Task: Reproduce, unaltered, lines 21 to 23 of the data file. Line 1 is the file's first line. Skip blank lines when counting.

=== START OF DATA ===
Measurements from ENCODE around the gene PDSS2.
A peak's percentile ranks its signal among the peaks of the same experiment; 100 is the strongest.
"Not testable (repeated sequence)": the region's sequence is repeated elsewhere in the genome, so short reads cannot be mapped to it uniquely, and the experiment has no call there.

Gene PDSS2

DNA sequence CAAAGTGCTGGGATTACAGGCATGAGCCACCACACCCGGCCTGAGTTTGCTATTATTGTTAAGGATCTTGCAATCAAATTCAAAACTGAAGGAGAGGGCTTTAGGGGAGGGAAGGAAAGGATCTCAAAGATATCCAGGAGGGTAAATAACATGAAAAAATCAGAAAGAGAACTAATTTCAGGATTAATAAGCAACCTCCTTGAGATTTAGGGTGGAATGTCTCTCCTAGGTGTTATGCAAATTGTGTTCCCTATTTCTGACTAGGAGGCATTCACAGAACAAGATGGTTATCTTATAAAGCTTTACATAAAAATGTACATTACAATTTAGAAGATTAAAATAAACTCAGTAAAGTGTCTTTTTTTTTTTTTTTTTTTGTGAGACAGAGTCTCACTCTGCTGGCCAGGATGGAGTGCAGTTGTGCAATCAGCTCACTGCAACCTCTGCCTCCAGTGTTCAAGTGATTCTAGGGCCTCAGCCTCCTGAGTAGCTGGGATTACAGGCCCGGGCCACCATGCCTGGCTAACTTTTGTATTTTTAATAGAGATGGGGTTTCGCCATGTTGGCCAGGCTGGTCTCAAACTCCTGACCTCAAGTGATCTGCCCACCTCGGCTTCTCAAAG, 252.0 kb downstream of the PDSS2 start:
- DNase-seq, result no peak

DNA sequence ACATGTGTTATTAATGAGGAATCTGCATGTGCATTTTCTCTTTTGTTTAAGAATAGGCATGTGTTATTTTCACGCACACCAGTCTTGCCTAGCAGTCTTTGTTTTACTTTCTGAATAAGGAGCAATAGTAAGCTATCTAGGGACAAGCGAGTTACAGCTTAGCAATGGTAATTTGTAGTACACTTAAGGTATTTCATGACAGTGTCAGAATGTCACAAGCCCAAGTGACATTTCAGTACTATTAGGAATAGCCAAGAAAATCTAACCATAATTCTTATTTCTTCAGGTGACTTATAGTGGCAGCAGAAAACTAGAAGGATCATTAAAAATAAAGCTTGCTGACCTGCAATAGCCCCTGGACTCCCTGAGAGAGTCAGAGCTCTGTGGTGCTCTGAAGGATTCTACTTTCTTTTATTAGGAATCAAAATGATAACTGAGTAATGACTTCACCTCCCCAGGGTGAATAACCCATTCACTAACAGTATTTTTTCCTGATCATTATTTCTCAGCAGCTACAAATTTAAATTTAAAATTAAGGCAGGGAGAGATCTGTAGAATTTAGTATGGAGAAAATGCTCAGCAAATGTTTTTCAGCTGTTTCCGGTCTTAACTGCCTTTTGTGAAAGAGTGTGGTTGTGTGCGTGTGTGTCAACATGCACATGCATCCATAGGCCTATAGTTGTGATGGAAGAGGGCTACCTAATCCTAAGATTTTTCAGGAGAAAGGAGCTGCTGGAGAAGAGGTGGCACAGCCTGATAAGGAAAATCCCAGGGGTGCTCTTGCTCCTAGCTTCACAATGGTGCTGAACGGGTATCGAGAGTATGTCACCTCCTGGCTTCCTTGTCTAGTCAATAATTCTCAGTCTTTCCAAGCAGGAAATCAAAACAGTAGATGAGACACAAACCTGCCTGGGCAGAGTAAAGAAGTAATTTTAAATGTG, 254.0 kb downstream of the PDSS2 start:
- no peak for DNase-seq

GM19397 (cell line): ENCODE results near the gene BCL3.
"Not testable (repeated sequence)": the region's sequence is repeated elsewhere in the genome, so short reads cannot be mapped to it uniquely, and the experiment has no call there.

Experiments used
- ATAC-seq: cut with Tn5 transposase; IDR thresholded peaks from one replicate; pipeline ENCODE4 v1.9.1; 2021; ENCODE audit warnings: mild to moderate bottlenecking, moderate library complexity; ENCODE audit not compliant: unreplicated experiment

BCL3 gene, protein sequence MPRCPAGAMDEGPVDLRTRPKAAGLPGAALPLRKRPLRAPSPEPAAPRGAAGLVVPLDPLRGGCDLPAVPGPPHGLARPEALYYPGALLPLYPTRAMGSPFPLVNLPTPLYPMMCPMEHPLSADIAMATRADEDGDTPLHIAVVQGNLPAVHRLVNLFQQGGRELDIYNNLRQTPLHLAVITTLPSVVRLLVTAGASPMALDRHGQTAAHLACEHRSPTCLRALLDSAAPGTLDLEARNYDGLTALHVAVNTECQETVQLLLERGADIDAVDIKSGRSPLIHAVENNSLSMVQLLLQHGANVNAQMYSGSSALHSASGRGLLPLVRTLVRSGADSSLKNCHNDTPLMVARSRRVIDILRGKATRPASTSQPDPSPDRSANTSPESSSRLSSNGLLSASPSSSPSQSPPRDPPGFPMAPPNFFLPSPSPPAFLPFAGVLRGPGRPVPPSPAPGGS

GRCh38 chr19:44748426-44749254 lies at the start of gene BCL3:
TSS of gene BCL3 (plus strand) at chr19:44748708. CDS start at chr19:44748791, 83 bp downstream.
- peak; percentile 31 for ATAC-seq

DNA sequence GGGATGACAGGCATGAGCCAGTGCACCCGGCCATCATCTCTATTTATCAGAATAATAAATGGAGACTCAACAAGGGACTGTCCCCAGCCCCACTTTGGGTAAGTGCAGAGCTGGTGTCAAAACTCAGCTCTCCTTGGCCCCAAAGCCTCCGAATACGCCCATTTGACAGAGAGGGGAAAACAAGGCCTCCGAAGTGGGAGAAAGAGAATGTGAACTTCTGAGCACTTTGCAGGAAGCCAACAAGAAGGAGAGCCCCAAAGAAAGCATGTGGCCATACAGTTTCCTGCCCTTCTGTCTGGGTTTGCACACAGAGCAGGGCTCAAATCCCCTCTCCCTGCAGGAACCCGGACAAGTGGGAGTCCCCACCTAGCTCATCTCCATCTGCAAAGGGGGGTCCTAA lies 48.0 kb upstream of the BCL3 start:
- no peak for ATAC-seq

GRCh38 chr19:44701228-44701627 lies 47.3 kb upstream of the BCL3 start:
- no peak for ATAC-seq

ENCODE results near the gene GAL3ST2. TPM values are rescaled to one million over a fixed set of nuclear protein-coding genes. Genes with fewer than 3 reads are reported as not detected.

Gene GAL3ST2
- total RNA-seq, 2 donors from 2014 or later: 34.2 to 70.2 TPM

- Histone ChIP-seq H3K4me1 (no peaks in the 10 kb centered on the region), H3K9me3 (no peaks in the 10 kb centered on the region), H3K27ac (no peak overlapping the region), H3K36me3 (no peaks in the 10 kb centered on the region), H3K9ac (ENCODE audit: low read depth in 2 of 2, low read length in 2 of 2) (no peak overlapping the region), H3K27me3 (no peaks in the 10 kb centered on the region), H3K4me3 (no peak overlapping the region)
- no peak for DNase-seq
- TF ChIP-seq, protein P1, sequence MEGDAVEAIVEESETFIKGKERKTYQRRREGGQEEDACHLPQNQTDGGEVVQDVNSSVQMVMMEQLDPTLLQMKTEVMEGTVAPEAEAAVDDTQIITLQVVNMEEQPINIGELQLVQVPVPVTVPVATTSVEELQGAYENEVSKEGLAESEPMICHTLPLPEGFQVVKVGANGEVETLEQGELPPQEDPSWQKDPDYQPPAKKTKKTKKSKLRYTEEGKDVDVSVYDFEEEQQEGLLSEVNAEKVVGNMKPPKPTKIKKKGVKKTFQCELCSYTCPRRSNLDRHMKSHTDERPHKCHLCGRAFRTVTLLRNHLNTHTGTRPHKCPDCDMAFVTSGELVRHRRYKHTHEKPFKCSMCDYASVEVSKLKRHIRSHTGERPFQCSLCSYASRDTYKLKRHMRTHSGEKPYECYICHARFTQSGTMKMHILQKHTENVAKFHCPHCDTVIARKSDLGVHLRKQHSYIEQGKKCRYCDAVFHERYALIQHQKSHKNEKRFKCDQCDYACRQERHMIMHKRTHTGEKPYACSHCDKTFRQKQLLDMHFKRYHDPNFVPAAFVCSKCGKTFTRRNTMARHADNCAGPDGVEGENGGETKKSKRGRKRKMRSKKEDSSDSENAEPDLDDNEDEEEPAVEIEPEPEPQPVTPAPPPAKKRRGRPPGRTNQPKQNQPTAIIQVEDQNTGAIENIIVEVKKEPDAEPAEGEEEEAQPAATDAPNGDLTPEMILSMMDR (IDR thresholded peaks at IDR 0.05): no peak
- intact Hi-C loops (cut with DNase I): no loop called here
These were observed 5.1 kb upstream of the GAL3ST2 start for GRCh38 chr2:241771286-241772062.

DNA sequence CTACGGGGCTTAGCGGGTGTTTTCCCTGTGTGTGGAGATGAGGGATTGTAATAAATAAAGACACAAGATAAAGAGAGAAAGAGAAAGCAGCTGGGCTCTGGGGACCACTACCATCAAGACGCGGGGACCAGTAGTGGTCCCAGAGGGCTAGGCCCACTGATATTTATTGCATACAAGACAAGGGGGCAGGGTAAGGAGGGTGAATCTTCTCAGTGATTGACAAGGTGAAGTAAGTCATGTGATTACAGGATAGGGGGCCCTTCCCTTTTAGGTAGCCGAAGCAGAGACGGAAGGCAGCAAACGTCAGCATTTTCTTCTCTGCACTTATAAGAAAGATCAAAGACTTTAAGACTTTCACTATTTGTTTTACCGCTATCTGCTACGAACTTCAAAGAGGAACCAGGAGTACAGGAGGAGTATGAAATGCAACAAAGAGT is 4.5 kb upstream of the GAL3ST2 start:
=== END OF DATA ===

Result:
ENCODE results near the gene GAL3ST2. TPM values are rescaled to one million over a fixed set of nuclear protein-coding genes. Genes with fewer than 3 reads are reported as not detected.

Gene GAL3ST2
- total RNA-seq, 2 donors from 2014 or later: 34.2 to 70.2 TPM